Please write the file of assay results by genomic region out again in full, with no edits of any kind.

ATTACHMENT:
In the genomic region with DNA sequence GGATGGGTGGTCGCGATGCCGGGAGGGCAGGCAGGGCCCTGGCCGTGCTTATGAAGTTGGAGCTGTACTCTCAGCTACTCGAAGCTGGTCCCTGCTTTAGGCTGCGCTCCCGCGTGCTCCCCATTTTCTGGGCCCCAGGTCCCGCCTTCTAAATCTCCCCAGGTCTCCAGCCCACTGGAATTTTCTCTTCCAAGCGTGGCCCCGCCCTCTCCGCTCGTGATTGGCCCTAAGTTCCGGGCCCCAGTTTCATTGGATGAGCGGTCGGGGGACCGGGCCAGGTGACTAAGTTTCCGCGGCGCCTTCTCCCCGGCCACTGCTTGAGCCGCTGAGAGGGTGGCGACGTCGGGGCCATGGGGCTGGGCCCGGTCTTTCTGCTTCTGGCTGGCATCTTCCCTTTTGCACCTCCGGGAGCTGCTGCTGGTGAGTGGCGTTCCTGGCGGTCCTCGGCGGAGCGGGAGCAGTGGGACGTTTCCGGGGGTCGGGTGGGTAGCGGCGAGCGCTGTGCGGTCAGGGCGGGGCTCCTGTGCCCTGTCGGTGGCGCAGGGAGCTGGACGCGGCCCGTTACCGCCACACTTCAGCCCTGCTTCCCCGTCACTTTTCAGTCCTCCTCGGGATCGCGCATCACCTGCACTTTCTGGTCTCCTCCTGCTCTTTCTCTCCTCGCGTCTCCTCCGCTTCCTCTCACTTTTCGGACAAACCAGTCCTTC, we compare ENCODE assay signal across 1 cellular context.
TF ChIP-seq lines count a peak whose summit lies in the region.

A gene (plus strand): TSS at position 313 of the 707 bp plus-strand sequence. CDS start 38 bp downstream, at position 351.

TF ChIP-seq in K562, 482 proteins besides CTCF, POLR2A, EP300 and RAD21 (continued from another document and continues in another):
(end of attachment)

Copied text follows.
In the genomic region with DNA sequence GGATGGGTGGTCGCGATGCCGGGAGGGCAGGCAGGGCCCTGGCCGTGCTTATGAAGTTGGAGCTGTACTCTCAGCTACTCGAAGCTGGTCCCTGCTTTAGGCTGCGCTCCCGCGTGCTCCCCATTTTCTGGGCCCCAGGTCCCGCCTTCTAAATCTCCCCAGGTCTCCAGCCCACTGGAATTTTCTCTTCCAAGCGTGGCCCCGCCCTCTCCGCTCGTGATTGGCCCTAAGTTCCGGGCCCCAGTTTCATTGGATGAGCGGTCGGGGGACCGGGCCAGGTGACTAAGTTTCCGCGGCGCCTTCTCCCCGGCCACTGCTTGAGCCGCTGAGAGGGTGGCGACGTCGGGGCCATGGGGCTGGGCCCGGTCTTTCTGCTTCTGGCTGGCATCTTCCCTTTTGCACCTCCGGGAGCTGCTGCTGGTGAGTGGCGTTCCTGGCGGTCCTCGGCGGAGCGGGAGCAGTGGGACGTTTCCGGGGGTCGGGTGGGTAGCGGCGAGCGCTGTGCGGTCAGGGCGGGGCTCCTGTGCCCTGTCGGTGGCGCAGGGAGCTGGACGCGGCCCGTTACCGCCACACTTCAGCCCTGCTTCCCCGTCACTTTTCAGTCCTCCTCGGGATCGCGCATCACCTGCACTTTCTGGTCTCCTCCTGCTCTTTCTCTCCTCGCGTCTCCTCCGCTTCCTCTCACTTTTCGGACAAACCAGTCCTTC, we compare ENCODE assay signal across 1 cellular context.
TF ChIP-seq lines count a peak whose summit lies in the region.

A gene (plus strand): TSS at position 313 of the 707 bp plus-strand sequence. CDS start 38 bp downstream, at position 351.

TF ChIP-seq in K562, 482 proteins besides CTCF, POLR2A, EP300 and RAD21 (continued from another document and continues in another):